A concerto, a death, and a practical joker
ven conductors can go sick: yesterday evening's concert by the Royal Philharmonic Orchestra at the Royal Festival Hall was supposed to be conducted by Daniele Gatti, but owing to illness he was replaced at short notice by Thomas Sanderling. Not that this showed: I don't know whether Sanderling had a chance to rehearse with the orchestra, but the performances certainly didn't seem to suffer as a result of all this.
The main work was the Brahms Second Piano Concerto, played by veteran British pianist John Lill. It's a massive work, and a long one at 50 minutes (though not the longest in the repertory - I imagine the Busoni claims that, at 75 minutes): despite its obvious technical difficulties it's not really a showcase, and Lill didn't fall into the trap of making it one. He gave a reflective performance, with a light and mellifluous touch, leading us clearly through the work's complex structure.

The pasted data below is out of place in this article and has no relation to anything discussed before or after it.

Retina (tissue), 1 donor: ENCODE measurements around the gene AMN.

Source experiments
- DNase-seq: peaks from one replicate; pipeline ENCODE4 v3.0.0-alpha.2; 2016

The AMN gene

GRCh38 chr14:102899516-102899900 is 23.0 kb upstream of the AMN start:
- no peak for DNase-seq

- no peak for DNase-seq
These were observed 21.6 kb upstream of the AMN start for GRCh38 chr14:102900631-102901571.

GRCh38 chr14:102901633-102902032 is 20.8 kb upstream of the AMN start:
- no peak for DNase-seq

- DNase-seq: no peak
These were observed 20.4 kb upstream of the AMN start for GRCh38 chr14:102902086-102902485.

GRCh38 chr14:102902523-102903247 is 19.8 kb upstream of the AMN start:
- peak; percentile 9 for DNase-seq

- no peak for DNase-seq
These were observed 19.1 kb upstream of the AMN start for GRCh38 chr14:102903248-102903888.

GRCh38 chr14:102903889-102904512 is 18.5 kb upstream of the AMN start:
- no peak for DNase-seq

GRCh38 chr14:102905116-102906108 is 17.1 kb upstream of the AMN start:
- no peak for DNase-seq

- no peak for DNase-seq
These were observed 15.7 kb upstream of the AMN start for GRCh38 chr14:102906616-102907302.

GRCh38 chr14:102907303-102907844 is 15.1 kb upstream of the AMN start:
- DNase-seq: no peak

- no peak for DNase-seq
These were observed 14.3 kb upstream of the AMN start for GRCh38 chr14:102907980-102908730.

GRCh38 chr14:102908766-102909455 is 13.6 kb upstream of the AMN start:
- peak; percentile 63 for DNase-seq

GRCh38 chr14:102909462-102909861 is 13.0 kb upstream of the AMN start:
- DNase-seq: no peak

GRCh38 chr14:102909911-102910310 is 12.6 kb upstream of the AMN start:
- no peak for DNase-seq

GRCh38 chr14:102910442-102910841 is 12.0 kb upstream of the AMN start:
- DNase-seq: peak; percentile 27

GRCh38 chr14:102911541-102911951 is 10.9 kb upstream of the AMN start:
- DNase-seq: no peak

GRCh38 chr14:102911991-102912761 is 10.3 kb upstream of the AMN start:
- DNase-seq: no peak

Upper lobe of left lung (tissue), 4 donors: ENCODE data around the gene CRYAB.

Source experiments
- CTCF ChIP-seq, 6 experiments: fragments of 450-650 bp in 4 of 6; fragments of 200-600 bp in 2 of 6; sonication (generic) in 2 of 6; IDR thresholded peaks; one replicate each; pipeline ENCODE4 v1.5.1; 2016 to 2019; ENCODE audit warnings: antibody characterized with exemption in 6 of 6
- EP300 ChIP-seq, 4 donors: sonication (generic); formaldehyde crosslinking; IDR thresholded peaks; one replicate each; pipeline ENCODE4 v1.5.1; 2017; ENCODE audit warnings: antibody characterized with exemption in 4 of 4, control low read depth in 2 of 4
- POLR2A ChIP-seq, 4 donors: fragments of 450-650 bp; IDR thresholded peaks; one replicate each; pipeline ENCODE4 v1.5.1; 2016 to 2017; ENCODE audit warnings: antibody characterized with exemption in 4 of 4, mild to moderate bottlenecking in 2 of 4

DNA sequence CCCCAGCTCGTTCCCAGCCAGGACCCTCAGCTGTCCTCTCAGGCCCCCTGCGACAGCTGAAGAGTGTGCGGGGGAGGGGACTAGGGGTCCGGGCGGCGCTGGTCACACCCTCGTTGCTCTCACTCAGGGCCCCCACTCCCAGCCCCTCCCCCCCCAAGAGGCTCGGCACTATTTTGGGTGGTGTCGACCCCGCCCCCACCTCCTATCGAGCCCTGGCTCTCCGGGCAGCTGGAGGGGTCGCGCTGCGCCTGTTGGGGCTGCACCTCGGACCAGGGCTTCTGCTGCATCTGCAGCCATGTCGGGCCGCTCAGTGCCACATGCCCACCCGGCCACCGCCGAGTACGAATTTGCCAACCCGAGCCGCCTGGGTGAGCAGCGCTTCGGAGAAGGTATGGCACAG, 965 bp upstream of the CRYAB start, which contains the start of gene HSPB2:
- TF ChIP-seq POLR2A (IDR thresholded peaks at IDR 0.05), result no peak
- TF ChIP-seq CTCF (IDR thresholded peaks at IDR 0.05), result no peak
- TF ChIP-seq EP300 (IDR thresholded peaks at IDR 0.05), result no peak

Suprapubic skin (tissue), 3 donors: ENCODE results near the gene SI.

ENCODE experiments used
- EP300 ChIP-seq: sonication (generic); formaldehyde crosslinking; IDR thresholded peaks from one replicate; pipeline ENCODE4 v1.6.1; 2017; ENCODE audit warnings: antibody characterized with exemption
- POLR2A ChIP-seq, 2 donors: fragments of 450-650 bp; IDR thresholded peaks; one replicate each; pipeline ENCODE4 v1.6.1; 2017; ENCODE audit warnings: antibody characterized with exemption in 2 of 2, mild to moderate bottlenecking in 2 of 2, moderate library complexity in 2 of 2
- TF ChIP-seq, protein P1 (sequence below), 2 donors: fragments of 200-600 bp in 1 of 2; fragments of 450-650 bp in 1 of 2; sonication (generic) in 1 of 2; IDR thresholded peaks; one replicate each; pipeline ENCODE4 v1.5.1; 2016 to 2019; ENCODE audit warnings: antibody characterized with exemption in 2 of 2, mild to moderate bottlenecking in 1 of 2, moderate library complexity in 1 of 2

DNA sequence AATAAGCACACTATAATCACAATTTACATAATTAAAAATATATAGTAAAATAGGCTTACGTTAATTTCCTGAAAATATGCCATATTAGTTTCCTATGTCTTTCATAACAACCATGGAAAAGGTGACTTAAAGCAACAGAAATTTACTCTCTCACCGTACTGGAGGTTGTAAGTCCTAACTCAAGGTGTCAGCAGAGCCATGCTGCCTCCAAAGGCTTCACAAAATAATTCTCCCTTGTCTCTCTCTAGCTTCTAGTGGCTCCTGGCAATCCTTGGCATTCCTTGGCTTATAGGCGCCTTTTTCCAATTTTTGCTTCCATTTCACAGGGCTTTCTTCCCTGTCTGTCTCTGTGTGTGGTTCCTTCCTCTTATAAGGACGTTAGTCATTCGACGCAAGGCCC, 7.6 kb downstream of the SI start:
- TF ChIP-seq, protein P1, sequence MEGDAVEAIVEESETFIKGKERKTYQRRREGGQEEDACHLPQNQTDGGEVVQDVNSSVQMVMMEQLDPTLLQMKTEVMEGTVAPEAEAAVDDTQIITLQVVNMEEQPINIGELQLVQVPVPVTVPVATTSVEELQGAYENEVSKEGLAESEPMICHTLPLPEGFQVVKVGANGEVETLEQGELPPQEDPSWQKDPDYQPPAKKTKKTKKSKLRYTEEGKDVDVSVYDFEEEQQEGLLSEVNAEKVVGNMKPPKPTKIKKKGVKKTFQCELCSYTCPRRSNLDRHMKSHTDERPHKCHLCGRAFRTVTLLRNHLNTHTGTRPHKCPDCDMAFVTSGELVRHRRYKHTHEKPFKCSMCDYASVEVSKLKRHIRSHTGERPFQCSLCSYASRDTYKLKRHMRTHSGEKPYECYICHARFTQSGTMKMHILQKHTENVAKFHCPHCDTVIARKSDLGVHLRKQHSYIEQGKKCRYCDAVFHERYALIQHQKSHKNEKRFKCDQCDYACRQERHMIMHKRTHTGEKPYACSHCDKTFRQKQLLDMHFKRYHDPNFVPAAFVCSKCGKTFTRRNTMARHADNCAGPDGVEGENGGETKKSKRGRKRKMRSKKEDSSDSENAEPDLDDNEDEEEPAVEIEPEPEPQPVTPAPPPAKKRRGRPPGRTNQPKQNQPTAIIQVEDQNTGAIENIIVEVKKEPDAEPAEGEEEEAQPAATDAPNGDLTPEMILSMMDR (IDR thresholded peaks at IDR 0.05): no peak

The second half consisted of two popular tone poems by Richard Strauss. Tod und Verklärung (Death and Transfiguration) represents the dying moments of an idealist or artist, his suffering, death, and the achievement of his ideals by his soul after his death - heavy stuff, but a luminous and powerful work, its dark moments offset by the glowing ending.
Till Eulenspiegel was a real person - a fourteenth-century rebel and practical jokes who has become a folk legend. Strauss's Till Eulenspiegels Lustige Streiche (Till Eulenspiegel's Merry Pranks) is a lively, sparkling and humorous work which (despite initial critical hostility) has become a concert-hall favourite. Both works were given satisfying and warm-hearted performances.
Posted: Thu - March 20, 2008 at 09:46 AM by Roger Wilmut
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Published On: Mar 11, 2016 05:00 PM